S Interior Design has often said one of the quickest and least costly ways to get a big change to the look and feel of your home is to paint the walls.
As we all spend more and more time literally ‘staring at our walls’, you may be entertaining thoughts of painting them. Seems easy enough right? If you haven’t painted the interiors of your home before you may want to know the best way to proceed.
Below is a guest post on the pros and cons of using a paint roller or a paint spray gun when painting.
Should You Paint Your Walls With A Roller or a Spray Gun
If you plan on painting your walls, just know that at the bare minimum a brush is needed. There’s still no way around using a brush for cutting in near ceilings, baseboard, and around window/door trim. The next question to approach though is whether to use a roller or spray gun for the rest of the job.
It might seem like a slam dunk that using an airless paint sprayer would be the obvious preferable choice for your DIY painting job. Sprayers definitely get the actual painting task done much faster, but there are still situations where a roller is preferred. Here’s what you definitively need to know when deciding to paint with a roller or sprayer:
Cost: Sprayers vs. Rollers
If you have a sprayer, it would be a no-brainer to use it for your DIY paint job. For the majority of homeowners however an airless paint sprayer simply isn’t a part of the average tool arsenal.
Paint sprayers start off around $50 at secondary markets and can range up to $400 or more for high end models. Of course tool rental companies will often have paint sprayers available but they also charge by the day, meaning time would be a concern. Comparatively, a bundle of a paint roller, roller covers, a tray, and multiple tray liners could be had for $40 or less.
Another thing to factor in about cost is paint waste. A lot of the atomized paint drifts away when using a sprayer but rollers get nearly 100% of the paint on the surface.
Time: Sprayers vs. Rollers
Using an airless paint sprayer hands down get the painting job done quicker, right? Yes…and no. Once you get set up, using an air sprayer is a breeze but it’s getting to that point that pushes the timeline between a sprayer and a roller nearly even.
The whole room must be masked off to prevent paint damage from overspray when using a sprayer. Trim, baseboards, and molding still must be taped off when rolling – but also when using a sprayer.
There are some applications where the time saving of using a sprayer is obvious though. This includes when painting a door that has grooves or when doing the exterior of a home where not as much masking off needs to be done. Using a sprayer is also a much faster way to apply a textured paint.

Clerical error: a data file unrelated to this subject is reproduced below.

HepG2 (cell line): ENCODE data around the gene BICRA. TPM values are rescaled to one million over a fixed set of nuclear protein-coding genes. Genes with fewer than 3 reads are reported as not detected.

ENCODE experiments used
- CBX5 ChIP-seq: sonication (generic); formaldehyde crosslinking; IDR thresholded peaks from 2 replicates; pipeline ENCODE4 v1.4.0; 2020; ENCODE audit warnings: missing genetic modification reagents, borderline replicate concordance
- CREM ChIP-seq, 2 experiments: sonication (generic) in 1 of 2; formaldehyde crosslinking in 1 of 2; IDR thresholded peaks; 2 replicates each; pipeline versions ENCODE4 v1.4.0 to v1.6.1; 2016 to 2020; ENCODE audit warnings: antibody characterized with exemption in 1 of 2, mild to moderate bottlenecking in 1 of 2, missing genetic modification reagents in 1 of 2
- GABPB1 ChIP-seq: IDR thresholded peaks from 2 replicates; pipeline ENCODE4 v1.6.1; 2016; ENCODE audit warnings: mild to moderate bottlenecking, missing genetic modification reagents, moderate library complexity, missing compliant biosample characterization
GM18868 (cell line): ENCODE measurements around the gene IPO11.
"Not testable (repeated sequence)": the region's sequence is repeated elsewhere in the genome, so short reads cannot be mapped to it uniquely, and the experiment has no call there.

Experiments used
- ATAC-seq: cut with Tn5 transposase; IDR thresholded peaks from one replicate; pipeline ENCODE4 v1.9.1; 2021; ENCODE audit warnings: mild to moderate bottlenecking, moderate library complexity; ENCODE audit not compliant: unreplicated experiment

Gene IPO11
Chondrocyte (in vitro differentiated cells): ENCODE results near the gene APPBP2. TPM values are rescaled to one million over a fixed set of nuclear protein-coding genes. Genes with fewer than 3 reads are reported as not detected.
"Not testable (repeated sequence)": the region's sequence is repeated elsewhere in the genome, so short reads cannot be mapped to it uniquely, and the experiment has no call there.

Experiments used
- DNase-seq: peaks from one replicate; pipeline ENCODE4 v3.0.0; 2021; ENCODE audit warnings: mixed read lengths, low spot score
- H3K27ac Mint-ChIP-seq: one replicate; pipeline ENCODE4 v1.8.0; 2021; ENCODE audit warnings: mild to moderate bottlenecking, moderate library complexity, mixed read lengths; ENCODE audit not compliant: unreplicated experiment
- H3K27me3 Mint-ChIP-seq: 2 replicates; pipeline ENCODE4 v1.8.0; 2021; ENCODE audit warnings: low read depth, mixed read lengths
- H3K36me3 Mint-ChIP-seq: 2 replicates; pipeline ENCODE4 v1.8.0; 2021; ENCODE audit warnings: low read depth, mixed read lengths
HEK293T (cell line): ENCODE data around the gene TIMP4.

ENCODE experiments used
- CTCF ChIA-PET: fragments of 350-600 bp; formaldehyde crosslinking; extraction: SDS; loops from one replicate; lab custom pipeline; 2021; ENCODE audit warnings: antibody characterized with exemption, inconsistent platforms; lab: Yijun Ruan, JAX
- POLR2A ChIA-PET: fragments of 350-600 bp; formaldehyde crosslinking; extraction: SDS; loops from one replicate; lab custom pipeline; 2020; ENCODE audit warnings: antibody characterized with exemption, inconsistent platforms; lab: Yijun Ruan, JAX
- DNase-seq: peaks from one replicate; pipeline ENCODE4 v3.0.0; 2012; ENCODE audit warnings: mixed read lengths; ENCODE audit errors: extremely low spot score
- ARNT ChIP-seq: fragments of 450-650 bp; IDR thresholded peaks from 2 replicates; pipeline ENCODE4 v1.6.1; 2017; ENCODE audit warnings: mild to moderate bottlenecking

Another thing to consider when comparing the time of a sprayer and a paint roller is the cleanup. After using a sprayer it must be cleaned extensively to prevent jams and clogging in the future. Roller covers and tray liners can simply be thrown away and the frame rinsed.
Convenience: Sprayers vs. Rollers
Simply put, using a paint roller can be a physically demanding undertaking, especially on ceilings and in high areas. That being said, it is much more convenient to simply tape trim and baseboards when using a roller instead of masking off an entire room. Skilled painters don’t even have to tape when cutting which means you can grab a roller and go.
Rollers are more convenient for smaller rooms and for wall sections with shorter widths like near doors and windows. A sprayer on the other hand is very convenient for new home builds and remodels where overspray damage is not an issue.
The actual equipment needed when rolling is also very minimal. Grabbing a roller, roller cover, tray, liner, and paint is a very easy setup. A pneumatic sprayer needs an air compressor and dragging that hose around especially in a smaller room. Airless sprayers do give a bit of a convenience edge in this regard.
Quality / Technique : Sprayers vs. Rollers
Another important thing to note about sprayers vs. rollers is that paint does attach a bit better with a roller. This is key when painting on a dirty wall as there’s more leeway with the initial coat from a roller. What many professional painters do is spray first for speed and then do a back roll for coverage.
It is easier to get streaks and lumps when using a roller, especially if the painter is on the inexperienced side. That being said, there is a technique involved with using a sprayer. Holding the sprayer close gives a heavier application but a narrower spray pattern. Moving the nozzle back widens the spray pattern but with a thinner coat. “Mastering” this process does take a bit of time.
So, Should I Use a Sprayer or a Roller?
For the exterior of your home and in remodelling situations a sprayer is the preferred option. On the interior, using a sprayer for ceilings would be more convenient than a roller On interior walls however or when painting on a budget it may be better to go with a roller. Then again, you could always use both as well!
Daniel has been scrubbing down walls, cutting in lines and perfecting wall painting for many years through DIY techniques, since he first started working on fixing up his old family home. Home improvement has become a passion of his and he aims to share some tips and techniques to others. He is a blog writer for PaintAccess online paint shop.